Jones, Henry (1721-1770) (DNB00)

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JONES, HENRY (1721–1770), poet and dramatist, was born at Beaulieu, near Drogheda, co. Louth, in 1721. He was apprenticed to a bricklayer, but contrived to study privately. Some complimentary verses which he addressed to the corporation of Drogheda and some lines 'On Mr. Pope's Death,' attracted the attention of Lord-chief-justice Singleton, who lived at Beaulieu. In 1745 he obtained employment in the reparation of the parliament house at Dublin, Jones celebrated the arrival of Lord Chesterfield as lord-lieutenant of Ireland in a poem which was presented to Chesterfield by Singleton. Chesterfield rewarded Jones liberally, and, at his request, Jones followed him to London in 1748. With the assistance of Chesterfield and his friends, Jones published by subscription 'Poems on Several Occasions,' 8vo, London, 1749, from which he derived a handsome profit. He finished about the end of 1752 his tragedy, 'The Earl of Essex.' Chesterfield warmly commended it to Colley Cibber. The latter introduced Jones to the manager of Covent Garden Theatre, and showed his regard for him by making efforts at court to secure the laureateship for Jones after his own death.

The tragedy, after being carefully revised by Chesterfield and Cibber, was brought out at Covent Garden on 21 Feb. 1753, and, thanks to the fine acting of Barry in the title-rôle, was played seventeen nights during the season to crowded houses (Genest, Hist. of the Stage, iv. 370-1, 374, 421). . It met with equal success in Dublin and the provinces. Jones's benefits brought him no less than 500l. The play was printed soon after its production, and reached a fourth edition in 1770. Its literary quality is of the poorest.

The success ruined Jones, and he took to irregular courses. His drunken habits, indolence, coarse manners, and arrogant temper soon disgusted most of his patrons, though by a carefully regulated system of hypocrisy he continued to keep on terms with Chesterfield for some years longer. At length he offended him by borrowing money of his servant. He had at that time made some progress with a tragedy called 'Harold,' and on that doubtful security managed to raise money from the booksellers. His relations with some of the leading actors were still friendly. He sponged freely on minor actors, whom in his drunken fits he would denounce as 'parrots.' but he repaid them with puffs and panegyrics before their benefits. He composed a prologue for Husbands, paid some poetical compliments to Barry on his Hamlet,and wrote a eulogy on Mrs. Woffington. When an inmate of sponging-houses he generally contrived to flatter the daughter or wife of the bailiff with verses on their beauty or talents, and thus secured comfortable quarters. His misfortunes at last excited the pity of the master of the Bedford Coffee-house, Covent Garden, who gave him free board and lodging. He left his room unobserved early one morning, and, after being in a state of intoxication for two days, was run over by a wagon in St. Martin's Lane. He died in the parish workhouse in April 1770.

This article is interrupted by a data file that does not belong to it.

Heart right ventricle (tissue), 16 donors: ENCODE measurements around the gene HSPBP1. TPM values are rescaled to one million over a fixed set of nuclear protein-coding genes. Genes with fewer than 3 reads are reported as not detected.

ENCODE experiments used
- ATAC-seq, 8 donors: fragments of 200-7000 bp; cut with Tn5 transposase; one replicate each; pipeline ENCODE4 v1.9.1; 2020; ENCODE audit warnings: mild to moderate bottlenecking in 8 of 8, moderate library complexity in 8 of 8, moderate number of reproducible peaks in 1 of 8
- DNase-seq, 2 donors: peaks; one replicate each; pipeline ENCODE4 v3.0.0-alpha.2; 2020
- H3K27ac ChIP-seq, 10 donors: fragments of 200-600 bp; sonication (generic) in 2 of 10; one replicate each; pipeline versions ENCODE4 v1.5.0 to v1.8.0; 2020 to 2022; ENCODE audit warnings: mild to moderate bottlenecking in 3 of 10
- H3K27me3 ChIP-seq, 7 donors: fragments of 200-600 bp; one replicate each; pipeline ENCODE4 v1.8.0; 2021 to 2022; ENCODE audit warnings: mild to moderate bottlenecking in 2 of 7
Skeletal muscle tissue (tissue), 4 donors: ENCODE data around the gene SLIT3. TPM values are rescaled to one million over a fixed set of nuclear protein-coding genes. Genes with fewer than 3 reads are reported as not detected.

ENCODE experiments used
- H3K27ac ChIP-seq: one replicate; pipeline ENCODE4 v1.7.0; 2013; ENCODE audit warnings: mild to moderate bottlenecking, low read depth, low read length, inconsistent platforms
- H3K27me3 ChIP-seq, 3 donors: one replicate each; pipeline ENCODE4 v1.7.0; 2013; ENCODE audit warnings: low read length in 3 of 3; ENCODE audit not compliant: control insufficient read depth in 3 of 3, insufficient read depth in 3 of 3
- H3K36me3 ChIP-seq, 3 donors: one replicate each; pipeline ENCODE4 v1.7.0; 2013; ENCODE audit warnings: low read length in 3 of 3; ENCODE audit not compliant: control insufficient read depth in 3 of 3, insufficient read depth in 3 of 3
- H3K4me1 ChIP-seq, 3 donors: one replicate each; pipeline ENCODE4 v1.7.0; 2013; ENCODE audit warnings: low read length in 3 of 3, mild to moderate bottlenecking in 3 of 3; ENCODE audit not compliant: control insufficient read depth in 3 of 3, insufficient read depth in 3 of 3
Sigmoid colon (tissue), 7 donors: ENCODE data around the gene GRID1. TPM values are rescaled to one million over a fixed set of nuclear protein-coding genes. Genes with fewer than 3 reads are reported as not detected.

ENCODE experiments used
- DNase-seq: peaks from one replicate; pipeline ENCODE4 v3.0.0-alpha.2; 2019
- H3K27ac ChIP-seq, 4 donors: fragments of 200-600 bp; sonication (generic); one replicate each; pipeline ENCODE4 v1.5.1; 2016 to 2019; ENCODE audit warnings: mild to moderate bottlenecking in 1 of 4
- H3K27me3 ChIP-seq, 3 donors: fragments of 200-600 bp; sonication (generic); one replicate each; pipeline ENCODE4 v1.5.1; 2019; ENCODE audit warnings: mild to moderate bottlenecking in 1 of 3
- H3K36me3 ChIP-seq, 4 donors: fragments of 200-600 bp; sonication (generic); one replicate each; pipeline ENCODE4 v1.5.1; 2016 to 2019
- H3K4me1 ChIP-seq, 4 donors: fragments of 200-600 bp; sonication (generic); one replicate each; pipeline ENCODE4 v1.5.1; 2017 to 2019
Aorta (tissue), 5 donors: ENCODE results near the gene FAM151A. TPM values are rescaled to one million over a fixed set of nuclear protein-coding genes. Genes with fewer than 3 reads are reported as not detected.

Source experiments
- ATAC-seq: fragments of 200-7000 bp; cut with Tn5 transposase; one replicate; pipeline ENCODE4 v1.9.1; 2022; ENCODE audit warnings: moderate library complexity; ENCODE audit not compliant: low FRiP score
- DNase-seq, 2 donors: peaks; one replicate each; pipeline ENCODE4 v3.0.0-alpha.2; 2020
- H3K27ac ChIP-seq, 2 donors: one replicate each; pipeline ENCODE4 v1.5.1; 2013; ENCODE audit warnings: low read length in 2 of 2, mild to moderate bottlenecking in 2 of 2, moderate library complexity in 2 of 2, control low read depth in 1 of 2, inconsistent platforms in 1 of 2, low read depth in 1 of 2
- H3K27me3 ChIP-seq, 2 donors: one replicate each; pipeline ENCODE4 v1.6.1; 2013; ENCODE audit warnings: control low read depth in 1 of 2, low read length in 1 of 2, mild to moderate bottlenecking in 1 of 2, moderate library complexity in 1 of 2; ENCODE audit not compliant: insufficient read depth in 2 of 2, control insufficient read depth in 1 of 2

Reddish, the actor of Drury Lane, obtained all Jones's manuscripts, which included 'Harold' and three acts of another tragedy called 'The Cave of Idra.' The last-named drama was augmented and completed by Paul Hiffernan [q.v.], and, under the title of 'The Heroine of the Cave,' was produced for Reddish's benefit on 25 March 1774 (ib. v. 450). It was printed in the following year. The fate of 'Harold' is unknown (Baker, Biog. Dram. ed. 1812, ii. 284-5).

Jones wrote also:

  1. 'Philosophy: a Poem address'd to the Ladies who attend Mr. Booth's Lectures. By the Bricklayer,' 8vo, Dublin, 1746.
  2. 'An Epistle to the … Earl of Orrery, occasion'd by reading his Lordship's translation of Pliny's Epistles,' 4to, London, 1751.
  3. 'Merit: a Poem,' 4to, London, 1753.
  4. 'The Relief, or Day-Thoughts: a Poem, occasioned by The Complaint, or Night Thoughts [of E. Young]' (anon.), 8vo, London, 1754.
  5. 'Verses to, … the Duke of Newcastle, on the Death of the Rt. Hon. Henry Pelham,' 4to, London, 1754.
  6. 'The Invention of Letters, and the Utility of the Press' [a poem], s. sh. fol., Dublin, 1755.
  7. 'An Address to Britain' [a poem], 4to, London, 1760.
  8. 'Vectis; the Isle of Wight: a Poem, in three Cantos,' 4to, London, 1766; another edition, published anonymously as 'The Isle of Wight,' 8vo, Newport, I. W., 1781.
  9. 'Clifton: a Poem, in two Cantos, including Bristol and all its Environs,' 4to, Bristol, 1667, or rather 1767; second edition, 'to which is added an Ode to Shakespear in honor of the Jubilee,' &c., 1773.
  10. 'Kew Garden: a Poem, in two Cantos,' 4to, London, 1767.
  11. 'Inoculation, or Beauty's Triumph: a Poem,' 4to, Bath, 1768.

[Thomas Cooke's 'Table Talk' in European Mag. xxv. 257-60, 348-51,422-4; Baker's Biog. Dram. 1812, i. 410-12, ii. 182, 300.]

G. G.